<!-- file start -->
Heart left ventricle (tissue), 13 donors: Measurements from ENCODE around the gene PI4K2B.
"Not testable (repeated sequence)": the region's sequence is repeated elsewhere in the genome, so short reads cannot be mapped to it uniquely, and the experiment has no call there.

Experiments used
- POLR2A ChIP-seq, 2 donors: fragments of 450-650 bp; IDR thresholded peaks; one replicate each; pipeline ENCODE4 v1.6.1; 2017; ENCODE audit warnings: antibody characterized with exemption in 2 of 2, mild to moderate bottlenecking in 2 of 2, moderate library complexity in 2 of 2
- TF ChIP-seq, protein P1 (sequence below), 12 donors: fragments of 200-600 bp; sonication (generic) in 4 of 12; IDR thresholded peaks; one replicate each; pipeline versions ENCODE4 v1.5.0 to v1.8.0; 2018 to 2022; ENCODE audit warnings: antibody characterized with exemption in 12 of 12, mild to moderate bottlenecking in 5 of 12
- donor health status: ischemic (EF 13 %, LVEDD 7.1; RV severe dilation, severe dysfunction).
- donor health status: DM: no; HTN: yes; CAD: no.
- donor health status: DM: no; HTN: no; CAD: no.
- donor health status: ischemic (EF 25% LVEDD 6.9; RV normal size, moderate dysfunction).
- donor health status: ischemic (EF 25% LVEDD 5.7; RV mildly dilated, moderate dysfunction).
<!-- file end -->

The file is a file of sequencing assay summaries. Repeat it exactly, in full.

Heart left ventricle (tissue), 13 donors: Measurements from ENCODE around the gene PI4K2B.
"Not testable (repeated sequence)": the region's sequence is repeated elsewhere in the genome, so short reads cannot be mapped to it uniquely, and the experiment has no call there.

Experiments used
- POLR2A ChIP-seq, 2 donors: fragments of 450-650 bp; IDR thresholded peaks; one replicate each; pipeline ENCODE4 v1.6.1; 2017; ENCODE audit warnings: antibody characterized with exemption in 2 of 2, mild to moderate bottlenecking in 2 of 2, moderate library complexity in 2 of 2
- TF ChIP-seq, protein P1 (sequence below), 12 donors: fragments of 200-600 bp; sonication (generic) in 4 of 12; IDR thresholded peaks; one replicate each; pipeline versions ENCODE4 v1.5.0 to v1.8.0; 2018 to 2022; ENCODE audit warnings: antibody characterized with exemption in 12 of 12, mild to moderate bottlenecking in 5 of 12
- donor health status: ischemic (EF 13 %, LVEDD 7.1; RV severe dilation, severe dysfunction).
- donor health status: DM: no; HTN: yes; CAD: no.
- donor health status: DM: no; HTN: no; CAD: no.
- donor health status: ischemic (EF 25% LVEDD 6.9; RV normal size, moderate dysfunction).
- donor health status: ischemic (EF 25% LVEDD 5.7; RV mildly dilated, moderate dysfunction).